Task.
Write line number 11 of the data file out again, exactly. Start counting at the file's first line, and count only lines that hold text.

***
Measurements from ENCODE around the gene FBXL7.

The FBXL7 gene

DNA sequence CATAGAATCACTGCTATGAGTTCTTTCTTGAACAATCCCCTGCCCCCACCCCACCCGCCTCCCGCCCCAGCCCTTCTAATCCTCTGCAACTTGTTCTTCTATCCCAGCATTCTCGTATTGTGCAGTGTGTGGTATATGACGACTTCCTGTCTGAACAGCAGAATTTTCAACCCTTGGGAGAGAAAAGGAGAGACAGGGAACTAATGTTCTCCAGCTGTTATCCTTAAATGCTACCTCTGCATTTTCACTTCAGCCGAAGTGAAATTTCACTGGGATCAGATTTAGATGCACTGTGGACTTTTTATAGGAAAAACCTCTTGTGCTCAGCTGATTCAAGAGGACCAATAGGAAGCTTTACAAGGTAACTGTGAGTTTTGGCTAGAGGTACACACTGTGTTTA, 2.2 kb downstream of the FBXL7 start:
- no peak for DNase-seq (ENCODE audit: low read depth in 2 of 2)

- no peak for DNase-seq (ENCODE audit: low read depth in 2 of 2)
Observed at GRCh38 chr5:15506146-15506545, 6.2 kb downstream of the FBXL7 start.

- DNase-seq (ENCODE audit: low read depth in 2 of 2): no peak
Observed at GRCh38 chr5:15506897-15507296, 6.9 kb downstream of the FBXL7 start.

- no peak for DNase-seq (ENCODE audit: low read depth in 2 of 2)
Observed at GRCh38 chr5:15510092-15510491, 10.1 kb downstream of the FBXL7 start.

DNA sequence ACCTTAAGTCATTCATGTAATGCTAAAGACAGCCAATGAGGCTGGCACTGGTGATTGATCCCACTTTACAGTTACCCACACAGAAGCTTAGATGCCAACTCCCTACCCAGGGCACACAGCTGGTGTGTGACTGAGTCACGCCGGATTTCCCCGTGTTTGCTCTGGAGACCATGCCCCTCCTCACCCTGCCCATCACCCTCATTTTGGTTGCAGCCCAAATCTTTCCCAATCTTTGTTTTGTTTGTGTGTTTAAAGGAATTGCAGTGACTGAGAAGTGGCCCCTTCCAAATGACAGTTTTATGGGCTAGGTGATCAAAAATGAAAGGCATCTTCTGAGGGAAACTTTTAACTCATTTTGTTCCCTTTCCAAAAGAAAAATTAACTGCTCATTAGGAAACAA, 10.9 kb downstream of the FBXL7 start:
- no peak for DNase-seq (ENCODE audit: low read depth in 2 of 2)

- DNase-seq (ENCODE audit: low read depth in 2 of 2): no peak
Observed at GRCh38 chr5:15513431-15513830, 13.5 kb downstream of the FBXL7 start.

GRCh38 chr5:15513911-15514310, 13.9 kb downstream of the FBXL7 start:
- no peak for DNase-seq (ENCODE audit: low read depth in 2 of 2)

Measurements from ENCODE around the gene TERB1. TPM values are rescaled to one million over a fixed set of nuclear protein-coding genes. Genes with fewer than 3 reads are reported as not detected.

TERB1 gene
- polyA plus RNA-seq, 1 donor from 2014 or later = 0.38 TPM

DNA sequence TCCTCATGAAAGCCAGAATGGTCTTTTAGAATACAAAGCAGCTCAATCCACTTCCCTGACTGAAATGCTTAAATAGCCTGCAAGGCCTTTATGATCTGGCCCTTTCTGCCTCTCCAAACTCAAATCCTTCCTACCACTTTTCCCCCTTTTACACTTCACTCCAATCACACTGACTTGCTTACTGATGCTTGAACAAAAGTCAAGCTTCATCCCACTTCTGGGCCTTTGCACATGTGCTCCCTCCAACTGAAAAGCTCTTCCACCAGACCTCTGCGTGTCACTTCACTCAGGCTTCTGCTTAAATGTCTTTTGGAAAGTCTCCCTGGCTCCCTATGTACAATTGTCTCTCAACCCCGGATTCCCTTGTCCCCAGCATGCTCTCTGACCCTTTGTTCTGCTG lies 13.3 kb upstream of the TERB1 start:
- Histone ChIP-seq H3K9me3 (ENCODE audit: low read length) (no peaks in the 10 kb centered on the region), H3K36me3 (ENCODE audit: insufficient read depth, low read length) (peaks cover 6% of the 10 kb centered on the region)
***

DNA sequence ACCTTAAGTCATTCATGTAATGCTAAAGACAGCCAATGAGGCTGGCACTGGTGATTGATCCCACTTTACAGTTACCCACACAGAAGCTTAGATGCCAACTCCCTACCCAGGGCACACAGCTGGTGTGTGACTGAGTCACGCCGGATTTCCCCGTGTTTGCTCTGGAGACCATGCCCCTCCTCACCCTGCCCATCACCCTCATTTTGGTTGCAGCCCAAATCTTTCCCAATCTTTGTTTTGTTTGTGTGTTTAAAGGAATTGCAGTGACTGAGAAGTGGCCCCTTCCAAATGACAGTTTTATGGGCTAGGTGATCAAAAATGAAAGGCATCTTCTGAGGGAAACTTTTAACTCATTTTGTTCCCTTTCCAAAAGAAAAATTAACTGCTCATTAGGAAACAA, 10.9 kb downstream of the FBXL7 start: